the truth hurts

“But this isn’t some right-wing blogger. It’s the Republican candidate for President of the United States.” via Devastating | TPM Editors Blog.

Devastating. Shocking. Stunning. So many possible words for this, straight from Mr. Romney’s mouth:

“There are 47 percent of the people who will vote for the president no matter what. All right, there are 47 percent who are with him, who are dependent upon government, who believe that they are victims, who believe the government has a responsibility to care for them, who believe that they are entitled to health care, to food, to housing, to you-name-it. That that’s an entitlement. And the government should give it to them. And they will vote for this president no matter what…These are people who pay no income tax.” Romney went on: “[M]y job is is not to worry about those people. I’ll never convince them they should take personal responsibility and care for their lives.”

Mostly though, it’s the first time Mr. Romney has told the truth about what he believes. As Conor Friedersdorf of The Atlantic notes, it reminds one of candidate Barack Obama, during one of his own fundraisers:

“You go into these small towns in Pennsylvania, and like a lot of small towns in the Midwest, the jobs have been gone now for 25 years and nothing’s replaced them.

“And they fell through the Clinton administration and the Bush administration, and each successive administration has said that somehow these communities are going to regenerate and they have not,” he went on. “And it’s not surprising, then, they get bitter, they cling to guns or religion or antipathy to people who aren’t like them or anti-immigrant sentiment or anti-trade sentiment as a way to explain their frustrations.”

Obama’s comments came at the end of a lengthy answer in which he rejected the notion that voters were passing him over simply for racial reasons, saying instead that his campaign of hope and change was having difficulty in “places where people feel most cynical about government.”

But Mr. Romney’s comments are not like Obama’s above. Obama attempts to explain the cynicism some voters have about government.

Mr. Romney simply illustrates his own cynicism about government. He demonstrates his cynicism about voters. About people.

Not to mention his self-love. As Andrew Sullivan notes:

here is his formula for economic growth: just electing him will be enough:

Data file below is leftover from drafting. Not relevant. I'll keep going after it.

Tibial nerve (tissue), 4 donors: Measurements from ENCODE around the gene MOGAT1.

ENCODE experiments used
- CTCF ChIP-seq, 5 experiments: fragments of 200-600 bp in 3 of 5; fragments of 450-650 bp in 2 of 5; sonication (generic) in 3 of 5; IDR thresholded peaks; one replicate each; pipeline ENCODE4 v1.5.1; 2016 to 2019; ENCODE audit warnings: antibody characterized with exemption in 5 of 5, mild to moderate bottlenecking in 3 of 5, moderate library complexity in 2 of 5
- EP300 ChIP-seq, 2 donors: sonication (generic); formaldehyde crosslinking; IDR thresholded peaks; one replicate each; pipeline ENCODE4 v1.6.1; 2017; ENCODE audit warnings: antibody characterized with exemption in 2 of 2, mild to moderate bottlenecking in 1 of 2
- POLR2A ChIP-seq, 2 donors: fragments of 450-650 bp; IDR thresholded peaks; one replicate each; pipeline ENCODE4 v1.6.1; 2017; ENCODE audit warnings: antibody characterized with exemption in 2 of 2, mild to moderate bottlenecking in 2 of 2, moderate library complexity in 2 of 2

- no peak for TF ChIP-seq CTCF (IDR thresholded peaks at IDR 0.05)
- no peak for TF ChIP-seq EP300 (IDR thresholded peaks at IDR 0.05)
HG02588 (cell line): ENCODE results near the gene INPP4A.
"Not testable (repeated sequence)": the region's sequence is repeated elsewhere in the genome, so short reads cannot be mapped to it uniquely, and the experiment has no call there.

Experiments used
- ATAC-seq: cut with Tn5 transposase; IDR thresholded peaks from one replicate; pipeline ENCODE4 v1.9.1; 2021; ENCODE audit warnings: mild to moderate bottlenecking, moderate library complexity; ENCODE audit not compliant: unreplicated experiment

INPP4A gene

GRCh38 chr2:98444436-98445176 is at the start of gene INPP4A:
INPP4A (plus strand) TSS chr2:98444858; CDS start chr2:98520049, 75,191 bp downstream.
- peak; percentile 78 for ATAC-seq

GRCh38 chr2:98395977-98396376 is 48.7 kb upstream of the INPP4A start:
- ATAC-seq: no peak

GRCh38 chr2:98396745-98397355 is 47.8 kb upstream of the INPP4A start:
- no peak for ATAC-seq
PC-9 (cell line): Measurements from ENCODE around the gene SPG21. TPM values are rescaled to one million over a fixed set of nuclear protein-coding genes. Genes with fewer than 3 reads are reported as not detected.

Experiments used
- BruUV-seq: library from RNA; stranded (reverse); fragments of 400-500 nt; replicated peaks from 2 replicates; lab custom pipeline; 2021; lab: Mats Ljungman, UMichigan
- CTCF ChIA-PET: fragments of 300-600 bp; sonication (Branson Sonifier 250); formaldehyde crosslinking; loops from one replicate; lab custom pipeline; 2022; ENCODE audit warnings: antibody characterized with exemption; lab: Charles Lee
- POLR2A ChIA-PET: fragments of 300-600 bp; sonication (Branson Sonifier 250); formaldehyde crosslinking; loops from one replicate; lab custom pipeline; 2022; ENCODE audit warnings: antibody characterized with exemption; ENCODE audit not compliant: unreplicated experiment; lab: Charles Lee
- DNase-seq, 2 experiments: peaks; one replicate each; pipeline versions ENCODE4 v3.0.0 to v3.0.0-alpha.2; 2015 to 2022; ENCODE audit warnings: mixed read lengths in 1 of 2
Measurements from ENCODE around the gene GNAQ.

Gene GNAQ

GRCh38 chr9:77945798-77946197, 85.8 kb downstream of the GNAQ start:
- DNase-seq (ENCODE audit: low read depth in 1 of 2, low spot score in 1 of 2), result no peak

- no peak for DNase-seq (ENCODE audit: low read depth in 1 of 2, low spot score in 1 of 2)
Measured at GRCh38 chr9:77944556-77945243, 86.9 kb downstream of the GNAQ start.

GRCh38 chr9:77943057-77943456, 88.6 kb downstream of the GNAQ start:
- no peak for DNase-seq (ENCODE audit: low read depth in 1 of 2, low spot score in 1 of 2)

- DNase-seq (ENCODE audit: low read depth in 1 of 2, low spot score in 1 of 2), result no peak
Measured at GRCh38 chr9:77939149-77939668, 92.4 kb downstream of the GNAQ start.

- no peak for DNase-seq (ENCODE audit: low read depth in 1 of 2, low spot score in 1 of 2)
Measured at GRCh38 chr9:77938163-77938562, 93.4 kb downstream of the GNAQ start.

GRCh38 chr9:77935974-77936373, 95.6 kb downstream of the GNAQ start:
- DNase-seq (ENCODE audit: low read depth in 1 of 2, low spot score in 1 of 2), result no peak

“My own view is that if we win on November 6th, there will be a great deal of optimism about the future of this country. We’ll see capital come back and we’ll see — without actually doing anything — we’ll actually get a boost in the economy.”

My italics. Under Obama, the value of stocks in the Dow has doubled.

So much truth in one day. Enough for many.

o ye, of little faith

I’m married to a man of a different faith, religiously and politically. Religiously, we have no real differences, as our religions, while different, are rather compatible (I see that as a nice little gift from the universe).

Politically? My husband votes for the person who best reflects his own values: a fiscal conservative who wants government dollars to be fairly earned and effectively spent, and wants never to get into anybody’s personal business.

He doesn’t consume political blogs like they’re potato chips, like I do. (He doesn’t have the time.) He sees election year machinations as a lot silliness; he wants to see candidates debate issues, read details of plans, and get past all the rhetoric, posturing, and grandstanding that I dive right into, headfirst. (He doesn’t like drama.)

If I did what he did, I’d probably have fewer headaches.

I’d love it if he agreed with me on everything. But he simply doesn’t. And I love that, too. He challenges me to remove emotional response from my debating repertoire. He expects me to base whatever I say on objectively researched and documented fact. He’s an Independent, and he makes me a smarter Democrat.

Tonight, he said in passing, while looking at an image of Romney on the television screen: “I can’t figure that guy out. I don’t know what it is about him, but he doesn’t seem trustworthy.”

I wanted to hoot and holler and sing “Hallelujah!”

But I didn’t. I just pointed out his new Economist’s cover story: “So Mitt, what do you really believe?”

I have faith.

This is amazing…

This is amazing to me:

In spite of clichés about Nascar dads and Walmart moms, the actual share of voters nationally who are up for grabs is probably between just 3 percent and 5 percent in this election, polling experts say. The Obama and Romney campaigns are expected to spend on the order of $2 billion, in part to try to sway this tiny share of the electorate.

It’s reminiscent of the Coke/Pepsi war. They’re trying to get people who drink water for free to buy soda.